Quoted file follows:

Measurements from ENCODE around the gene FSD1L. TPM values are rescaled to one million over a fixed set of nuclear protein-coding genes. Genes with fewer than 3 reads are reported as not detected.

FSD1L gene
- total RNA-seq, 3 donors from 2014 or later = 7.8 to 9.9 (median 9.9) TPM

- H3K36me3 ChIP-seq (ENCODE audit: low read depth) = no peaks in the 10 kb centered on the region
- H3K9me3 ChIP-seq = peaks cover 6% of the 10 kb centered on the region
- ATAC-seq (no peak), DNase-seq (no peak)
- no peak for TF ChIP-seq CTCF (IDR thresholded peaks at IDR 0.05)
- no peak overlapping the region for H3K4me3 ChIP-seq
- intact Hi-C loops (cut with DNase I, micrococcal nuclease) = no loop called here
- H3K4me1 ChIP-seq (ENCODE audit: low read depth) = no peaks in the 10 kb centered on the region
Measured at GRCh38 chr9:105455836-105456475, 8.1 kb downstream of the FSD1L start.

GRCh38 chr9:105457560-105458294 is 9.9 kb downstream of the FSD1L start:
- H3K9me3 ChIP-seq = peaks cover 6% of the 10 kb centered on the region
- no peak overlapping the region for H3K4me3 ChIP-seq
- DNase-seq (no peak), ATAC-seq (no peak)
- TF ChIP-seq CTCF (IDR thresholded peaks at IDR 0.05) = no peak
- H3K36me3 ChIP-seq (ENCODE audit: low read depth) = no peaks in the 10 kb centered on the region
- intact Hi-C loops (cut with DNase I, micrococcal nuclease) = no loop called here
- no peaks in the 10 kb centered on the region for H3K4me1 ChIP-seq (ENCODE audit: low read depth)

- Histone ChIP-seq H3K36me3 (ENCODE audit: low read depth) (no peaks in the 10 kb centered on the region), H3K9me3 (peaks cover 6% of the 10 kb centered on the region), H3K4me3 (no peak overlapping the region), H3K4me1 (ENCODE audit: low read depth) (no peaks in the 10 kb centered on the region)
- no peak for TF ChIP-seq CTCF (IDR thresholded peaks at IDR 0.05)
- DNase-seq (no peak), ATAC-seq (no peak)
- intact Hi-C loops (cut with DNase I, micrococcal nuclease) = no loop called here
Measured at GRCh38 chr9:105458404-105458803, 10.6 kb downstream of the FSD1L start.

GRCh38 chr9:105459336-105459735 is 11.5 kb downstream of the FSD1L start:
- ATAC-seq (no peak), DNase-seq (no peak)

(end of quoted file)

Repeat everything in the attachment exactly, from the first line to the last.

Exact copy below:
Measurements from ENCODE around the gene FSD1L. TPM values are rescaled to one million over a fixed set of nuclear protein-coding genes. Genes with fewer than 3 reads are reported as not detected.

FSD1L gene
- total RNA-seq, 3 donors from 2014 or later = 7.8 to 9.9 (median 9.9) TPM

- H3K36me3 ChIP-seq (ENCODE audit: low read depth) = no peaks in the 10 kb centered on the region
- H3K9me3 ChIP-seq = peaks cover 6% of the 10 kb centered on the region
- ATAC-seq (no peak), DNase-seq (no peak)
- no peak for TF ChIP-seq CTCF (IDR thresholded peaks at IDR 0.05)
- no peak overlapping the region for H3K4me3 ChIP-seq
- intact Hi-C loops (cut with DNase I, micrococcal nuclease) = no loop called here
- H3K4me1 ChIP-seq (ENCODE audit: low read depth) = no peaks in the 10 kb centered on the region
Measured at GRCh38 chr9:105455836-105456475, 8.1 kb downstream of the FSD1L start.

GRCh38 chr9:105457560-105458294 is 9.9 kb downstream of the FSD1L start:
- H3K9me3 ChIP-seq = peaks cover 6% of the 10 kb centered on the region
- no peak overlapping the region for H3K4me3 ChIP-seq
- DNase-seq (no peak), ATAC-seq (no peak)
- TF ChIP-seq CTCF (IDR thresholded peaks at IDR 0.05) = no peak
- H3K36me3 ChIP-seq (ENCODE audit: low read depth) = no peaks in the 10 kb centered on the region
- intact Hi-C loops (cut with DNase I, micrococcal nuclease) = no loop called here
- no peaks in the 10 kb centered on the region for H3K4me1 ChIP-seq (ENCODE audit: low read depth)

- Histone ChIP-seq H3K36me3 (ENCODE audit: low read depth) (no peaks in the 10 kb centered on the region), H3K9me3 (peaks cover 6% of the 10 kb centered on the region), H3K4me3 (no peak overlapping the region), H3K4me1 (ENCODE audit: low read depth) (no peaks in the 10 kb centered on the region)
- no peak for TF ChIP-seq CTCF (IDR thresholded peaks at IDR 0.05)
- DNase-seq (no peak), ATAC-seq (no peak)
- intact Hi-C loops (cut with DNase I, micrococcal nuclease) = no loop called here
Measured at GRCh38 chr9:105458404-105458803, 10.6 kb downstream of the FSD1L start.

GRCh38 chr9:105459336-105459735 is 11.5 kb downstream of the FSD1L start:
- ATAC-seq (no peak), DNase-seq (no peak)